Coincidences are funny.
I recently got an email from astrophotographer Teoh Hui Chieh, who was sending me several photos and a time-lapse animation she took near the volcano Mount Bromo in Indonesia. The shots are lovely, as you’ll see in a moment.
That very same day, about an hour or two later, I got an email from astrophotographer Thierry Legault, who was sending me several photos and a time-lapse animation he took near the volcano Mount Bromo in Indonesia. The shots are lovely, as you’ll see in a moment.
But what the what?
Yup. Coincidence. They don’t know each other, but they were both in that location around the same time, and shot remarkable images of the land- and skyscape.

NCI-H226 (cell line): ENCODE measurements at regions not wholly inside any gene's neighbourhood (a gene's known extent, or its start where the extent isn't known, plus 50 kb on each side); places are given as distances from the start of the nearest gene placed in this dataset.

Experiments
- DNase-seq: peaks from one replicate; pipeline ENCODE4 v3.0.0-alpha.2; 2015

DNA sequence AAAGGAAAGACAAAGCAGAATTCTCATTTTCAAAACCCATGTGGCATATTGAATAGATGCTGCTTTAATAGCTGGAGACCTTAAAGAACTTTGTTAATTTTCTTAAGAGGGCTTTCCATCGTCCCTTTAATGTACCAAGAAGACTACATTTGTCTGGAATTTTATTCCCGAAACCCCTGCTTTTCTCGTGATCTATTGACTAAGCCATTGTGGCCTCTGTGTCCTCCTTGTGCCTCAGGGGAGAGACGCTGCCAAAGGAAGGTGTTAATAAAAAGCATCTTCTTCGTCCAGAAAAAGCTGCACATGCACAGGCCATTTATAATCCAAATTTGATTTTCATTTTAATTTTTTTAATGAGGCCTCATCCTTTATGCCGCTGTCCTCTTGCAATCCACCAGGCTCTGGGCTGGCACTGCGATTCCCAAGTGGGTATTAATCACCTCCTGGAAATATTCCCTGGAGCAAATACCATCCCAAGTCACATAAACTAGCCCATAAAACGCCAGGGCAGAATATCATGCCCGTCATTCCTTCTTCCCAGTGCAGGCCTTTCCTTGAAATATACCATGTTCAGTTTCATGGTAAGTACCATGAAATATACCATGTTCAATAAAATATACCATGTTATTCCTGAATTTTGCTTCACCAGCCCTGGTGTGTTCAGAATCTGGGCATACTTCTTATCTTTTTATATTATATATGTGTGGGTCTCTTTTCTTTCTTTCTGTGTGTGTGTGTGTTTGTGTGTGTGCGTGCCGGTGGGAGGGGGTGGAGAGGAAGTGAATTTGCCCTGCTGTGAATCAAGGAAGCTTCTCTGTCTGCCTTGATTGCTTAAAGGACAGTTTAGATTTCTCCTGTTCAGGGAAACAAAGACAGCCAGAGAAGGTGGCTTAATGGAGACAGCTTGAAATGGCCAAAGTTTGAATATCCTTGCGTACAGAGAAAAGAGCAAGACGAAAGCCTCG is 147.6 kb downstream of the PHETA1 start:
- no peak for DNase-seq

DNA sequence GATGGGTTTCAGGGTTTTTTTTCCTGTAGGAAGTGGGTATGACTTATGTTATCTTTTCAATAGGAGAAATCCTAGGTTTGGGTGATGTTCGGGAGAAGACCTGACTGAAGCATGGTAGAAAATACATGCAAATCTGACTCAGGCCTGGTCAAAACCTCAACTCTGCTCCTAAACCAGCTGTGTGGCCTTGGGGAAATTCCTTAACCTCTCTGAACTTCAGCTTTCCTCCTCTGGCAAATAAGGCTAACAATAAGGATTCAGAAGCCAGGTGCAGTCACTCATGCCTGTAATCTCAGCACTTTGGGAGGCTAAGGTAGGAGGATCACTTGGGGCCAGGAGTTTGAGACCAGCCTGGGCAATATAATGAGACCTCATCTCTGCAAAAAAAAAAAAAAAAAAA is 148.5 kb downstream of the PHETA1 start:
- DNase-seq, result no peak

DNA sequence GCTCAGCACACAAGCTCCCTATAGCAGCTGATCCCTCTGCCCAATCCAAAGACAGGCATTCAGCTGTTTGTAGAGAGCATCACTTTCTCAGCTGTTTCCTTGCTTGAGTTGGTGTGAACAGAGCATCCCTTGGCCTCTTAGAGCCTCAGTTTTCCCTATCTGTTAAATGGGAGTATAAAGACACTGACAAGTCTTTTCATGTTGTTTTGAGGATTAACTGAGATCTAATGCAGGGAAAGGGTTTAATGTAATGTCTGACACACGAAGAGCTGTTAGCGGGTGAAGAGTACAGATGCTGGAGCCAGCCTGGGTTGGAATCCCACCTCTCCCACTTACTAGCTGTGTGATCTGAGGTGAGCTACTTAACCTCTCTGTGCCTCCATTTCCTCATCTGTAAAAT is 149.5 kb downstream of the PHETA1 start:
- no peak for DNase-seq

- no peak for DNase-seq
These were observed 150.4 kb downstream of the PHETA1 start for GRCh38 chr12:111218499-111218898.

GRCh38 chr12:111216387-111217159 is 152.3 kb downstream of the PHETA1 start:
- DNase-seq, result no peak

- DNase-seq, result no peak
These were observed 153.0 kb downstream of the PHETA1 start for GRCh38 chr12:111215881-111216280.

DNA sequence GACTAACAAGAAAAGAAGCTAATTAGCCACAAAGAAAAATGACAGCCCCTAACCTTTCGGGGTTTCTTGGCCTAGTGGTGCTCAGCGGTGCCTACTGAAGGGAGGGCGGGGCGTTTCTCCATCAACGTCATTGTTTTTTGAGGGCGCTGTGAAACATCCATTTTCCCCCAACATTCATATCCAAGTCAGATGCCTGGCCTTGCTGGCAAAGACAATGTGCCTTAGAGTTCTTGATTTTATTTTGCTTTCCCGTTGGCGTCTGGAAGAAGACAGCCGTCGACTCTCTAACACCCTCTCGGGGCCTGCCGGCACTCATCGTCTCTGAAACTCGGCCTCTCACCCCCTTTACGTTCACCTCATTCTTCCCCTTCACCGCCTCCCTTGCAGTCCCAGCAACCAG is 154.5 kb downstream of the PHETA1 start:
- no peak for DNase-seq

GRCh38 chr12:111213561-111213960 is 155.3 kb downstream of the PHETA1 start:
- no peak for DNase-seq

Here is Hui Chieh’s time-lapse animation:
And here is Legault’s:
There’s no losing here; both are gorgeous. I love the shots of the volcano (Mount Semeru) venting steam as the stars whirl above it, and the lights from cars illuminating the fog below. If I saw such a scene in a movie I would have thought it fantasy! But it exists.
The image at the top of this post is from Hui Chieh. I’m so used to seeing star trails in the Northern Hemisphere, it took me a moment to realize that shows the south celestial pole! That’s impossible to see north of the equator, but this scene is at a latitude of about -8°, just south of the equator, so the southern sky’s pole is just barely above the horizon.
As for the coincidence, well, they happen. It’s a big world, with countless things happening all the time. People who say, “I don’t believe in coincidences” (usually in the movies, when it so happens that events were not coincidental) in general just don’t have a good grasp of large number statistics. Given world enough, and time, unlikely events occur. Like having two world-class photographers send me pictures from the same spot at the same time. I’ll take it.